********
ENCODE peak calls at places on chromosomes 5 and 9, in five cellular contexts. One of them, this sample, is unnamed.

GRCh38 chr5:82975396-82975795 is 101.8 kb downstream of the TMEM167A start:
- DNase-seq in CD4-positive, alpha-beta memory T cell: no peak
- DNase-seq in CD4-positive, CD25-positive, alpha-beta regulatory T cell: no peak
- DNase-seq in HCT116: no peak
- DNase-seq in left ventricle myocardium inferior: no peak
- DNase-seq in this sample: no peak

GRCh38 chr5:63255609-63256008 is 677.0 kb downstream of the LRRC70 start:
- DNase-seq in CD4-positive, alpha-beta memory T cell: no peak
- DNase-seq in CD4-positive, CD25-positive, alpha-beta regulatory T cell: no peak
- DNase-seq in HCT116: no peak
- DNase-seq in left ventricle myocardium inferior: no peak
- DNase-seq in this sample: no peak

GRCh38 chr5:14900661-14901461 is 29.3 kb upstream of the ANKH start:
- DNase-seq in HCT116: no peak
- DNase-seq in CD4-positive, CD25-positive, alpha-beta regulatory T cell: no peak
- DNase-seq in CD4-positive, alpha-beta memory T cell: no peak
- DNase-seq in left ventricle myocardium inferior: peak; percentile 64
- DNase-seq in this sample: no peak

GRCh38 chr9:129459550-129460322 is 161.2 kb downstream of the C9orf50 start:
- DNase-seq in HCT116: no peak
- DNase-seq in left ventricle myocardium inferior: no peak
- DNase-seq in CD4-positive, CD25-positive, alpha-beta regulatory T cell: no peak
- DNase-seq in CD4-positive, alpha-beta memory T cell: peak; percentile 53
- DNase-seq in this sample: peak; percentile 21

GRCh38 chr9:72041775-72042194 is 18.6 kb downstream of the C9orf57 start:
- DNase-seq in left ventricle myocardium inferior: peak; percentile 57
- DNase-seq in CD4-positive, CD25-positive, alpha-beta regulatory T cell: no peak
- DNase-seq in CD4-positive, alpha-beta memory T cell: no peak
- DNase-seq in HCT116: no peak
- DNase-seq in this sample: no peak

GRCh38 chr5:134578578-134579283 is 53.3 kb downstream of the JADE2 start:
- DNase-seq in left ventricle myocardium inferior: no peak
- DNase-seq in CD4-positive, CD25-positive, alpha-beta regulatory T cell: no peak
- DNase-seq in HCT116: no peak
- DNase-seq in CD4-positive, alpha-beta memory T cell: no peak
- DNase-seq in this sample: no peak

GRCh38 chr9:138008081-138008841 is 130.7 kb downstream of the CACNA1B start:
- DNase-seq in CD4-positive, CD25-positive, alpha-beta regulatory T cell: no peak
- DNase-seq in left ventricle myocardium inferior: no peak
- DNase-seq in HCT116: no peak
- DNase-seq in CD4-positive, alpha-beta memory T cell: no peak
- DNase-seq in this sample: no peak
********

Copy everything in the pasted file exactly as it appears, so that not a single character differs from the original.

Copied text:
ENCODE peak calls at places on chromosomes 5 and 9, in five cellular contexts. One of them, this sample, is unnamed.

GRCh38 chr5:82975396-82975795 is 101.8 kb downstream of the TMEM167A start:
- DNase-seq in CD4-positive, alpha-beta memory T cell: no peak
- DNase-seq in CD4-positive, CD25-positive, alpha-beta regulatory T cell: no peak
- DNase-seq in HCT116: no peak
- DNase-seq in left ventricle myocardium inferior: no peak
- DNase-seq in this sample: no peak

GRCh38 chr5:63255609-63256008 is 677.0 kb downstream of the LRRC70 start:
- DNase-seq in CD4-positive, alpha-beta memory T cell: no peak
- DNase-seq in CD4-positive, CD25-positive, alpha-beta regulatory T cell: no peak
- DNase-seq in HCT116: no peak
- DNase-seq in left ventricle myocardium inferior: no peak
- DNase-seq in this sample: no peak

GRCh38 chr5:14900661-14901461 is 29.3 kb upstream of the ANKH start:
- DNase-seq in HCT116: no peak
- DNase-seq in CD4-positive, CD25-positive, alpha-beta regulatory T cell: no peak
- DNase-seq in CD4-positive, alpha-beta memory T cell: no peak
- DNase-seq in left ventricle myocardium inferior: peak; percentile 64
- DNase-seq in this sample: no peak

GRCh38 chr9:129459550-129460322 is 161.2 kb downstream of the C9orf50 start:
- DNase-seq in HCT116: no peak
- DNase-seq in left ventricle myocardium inferior: no peak
- DNase-seq in CD4-positive, CD25-positive, alpha-beta regulatory T cell: no peak
- DNase-seq in CD4-positive, alpha-beta memory T cell: peak; percentile 53
- DNase-seq in this sample: peak; percentile 21

GRCh38 chr9:72041775-72042194 is 18.6 kb downstream of the C9orf57 start:
- DNase-seq in left ventricle myocardium inferior: peak; percentile 57
- DNase-seq in CD4-positive, CD25-positive, alpha-beta regulatory T cell: no peak
- DNase-seq in CD4-positive, alpha-beta memory T cell: no peak
- DNase-seq in HCT116: no peak
- DNase-seq in this sample: no peak

GRCh38 chr5:134578578-134579283 is 53.3 kb downstream of the JADE2 start:
- DNase-seq in left ventricle myocardium inferior: no peak
- DNase-seq in CD4-positive, CD25-positive, alpha-beta regulatory T cell: no peak
- DNase-seq in HCT116: no peak
- DNase-seq in CD4-positive, alpha-beta memory T cell: no peak
- DNase-seq in this sample: no peak

GRCh38 chr9:138008081-138008841 is 130.7 kb downstream of the CACNA1B start:
- DNase-seq in CD4-positive, CD25-positive, alpha-beta regulatory T cell: no peak
- DNase-seq in left ventricle myocardium inferior: no peak
- DNase-seq in HCT116: no peak
- DNase-seq in CD4-positive, alpha-beta memory T cell: no peak
- DNase-seq in this sample: no peak